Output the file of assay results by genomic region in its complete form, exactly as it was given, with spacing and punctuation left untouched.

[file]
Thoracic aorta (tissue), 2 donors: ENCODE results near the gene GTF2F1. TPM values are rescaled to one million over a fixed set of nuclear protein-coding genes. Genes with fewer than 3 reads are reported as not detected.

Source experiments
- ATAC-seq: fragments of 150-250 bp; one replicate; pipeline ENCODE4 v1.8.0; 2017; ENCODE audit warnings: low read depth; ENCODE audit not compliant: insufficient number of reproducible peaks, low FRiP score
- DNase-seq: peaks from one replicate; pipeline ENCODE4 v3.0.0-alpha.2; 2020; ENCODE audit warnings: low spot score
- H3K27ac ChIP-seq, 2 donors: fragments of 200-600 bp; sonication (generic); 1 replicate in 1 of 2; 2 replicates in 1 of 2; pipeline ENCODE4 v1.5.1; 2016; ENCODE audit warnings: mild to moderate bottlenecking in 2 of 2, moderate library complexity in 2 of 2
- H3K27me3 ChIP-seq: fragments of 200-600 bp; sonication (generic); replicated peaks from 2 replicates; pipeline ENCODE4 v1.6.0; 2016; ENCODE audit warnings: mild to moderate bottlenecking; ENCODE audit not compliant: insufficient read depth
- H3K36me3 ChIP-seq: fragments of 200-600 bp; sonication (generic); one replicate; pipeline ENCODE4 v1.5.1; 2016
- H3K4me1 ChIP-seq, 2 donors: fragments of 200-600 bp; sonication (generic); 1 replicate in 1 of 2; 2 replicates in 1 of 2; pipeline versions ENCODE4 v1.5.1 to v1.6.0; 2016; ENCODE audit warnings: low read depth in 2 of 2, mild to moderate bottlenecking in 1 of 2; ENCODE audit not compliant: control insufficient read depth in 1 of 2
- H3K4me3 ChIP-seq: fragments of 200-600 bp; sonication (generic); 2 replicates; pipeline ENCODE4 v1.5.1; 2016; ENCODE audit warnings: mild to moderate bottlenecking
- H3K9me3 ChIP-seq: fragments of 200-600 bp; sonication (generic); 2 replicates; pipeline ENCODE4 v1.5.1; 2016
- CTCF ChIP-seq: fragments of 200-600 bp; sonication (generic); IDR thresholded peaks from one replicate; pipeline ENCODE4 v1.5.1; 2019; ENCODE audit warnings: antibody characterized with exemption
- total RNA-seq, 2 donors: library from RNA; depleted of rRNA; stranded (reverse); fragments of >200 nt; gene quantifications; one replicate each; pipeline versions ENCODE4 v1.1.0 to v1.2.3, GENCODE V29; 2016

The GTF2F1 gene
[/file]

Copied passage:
Thoracic aorta (tissue), 2 donors: ENCODE results near the gene GTF2F1. TPM values are rescaled to one million over a fixed set of nuclear protein-coding genes. Genes with fewer than 3 reads are reported as not detected.

Source experiments
- ATAC-seq: fragments of 150-250 bp; one replicate; pipeline ENCODE4 v1.8.0; 2017; ENCODE audit warnings: low read depth; ENCODE audit not compliant: insufficient number of reproducible peaks, low FRiP score
- DNase-seq: peaks from one replicate; pipeline ENCODE4 v3.0.0-alpha.2; 2020; ENCODE audit warnings: low spot score
- H3K27ac ChIP-seq, 2 donors: fragments of 200-600 bp; sonication (generic); 1 replicate in 1 of 2; 2 replicates in 1 of 2; pipeline ENCODE4 v1.5.1; 2016; ENCODE audit warnings: mild to moderate bottlenecking in 2 of 2, moderate library complexity in 2 of 2
- H3K27me3 ChIP-seq: fragments of 200-600 bp; sonication (generic); replicated peaks from 2 replicates; pipeline ENCODE4 v1.6.0; 2016; ENCODE audit warnings: mild to moderate bottlenecking; ENCODE audit not compliant: insufficient read depth
- H3K36me3 ChIP-seq: fragments of 200-600 bp; sonication (generic); one replicate; pipeline ENCODE4 v1.5.1; 2016
- H3K4me1 ChIP-seq, 2 donors: fragments of 200-600 bp; sonication (generic); 1 replicate in 1 of 2; 2 replicates in 1 of 2; pipeline versions ENCODE4 v1.5.1 to v1.6.0; 2016; ENCODE audit warnings: low read depth in 2 of 2, mild to moderate bottlenecking in 1 of 2; ENCODE audit not compliant: control insufficient read depth in 1 of 2
- H3K4me3 ChIP-seq: fragments of 200-600 bp; sonication (generic); 2 replicates; pipeline ENCODE4 v1.5.1; 2016; ENCODE audit warnings: mild to moderate bottlenecking
- H3K9me3 ChIP-seq: fragments of 200-600 bp; sonication (generic); 2 replicates; pipeline ENCODE4 v1.5.1; 2016
- CTCF ChIP-seq: fragments of 200-600 bp; sonication (generic); IDR thresholded peaks from one replicate; pipeline ENCODE4 v1.5.1; 2019; ENCODE audit warnings: antibody characterized with exemption
- total RNA-seq, 2 donors: library from RNA; depleted of rRNA; stranded (reverse); fragments of >200 nt; gene quantifications; one replicate each; pipeline versions ENCODE4 v1.1.0 to v1.2.3, GENCODE V29; 2016

The GTF2F1 gene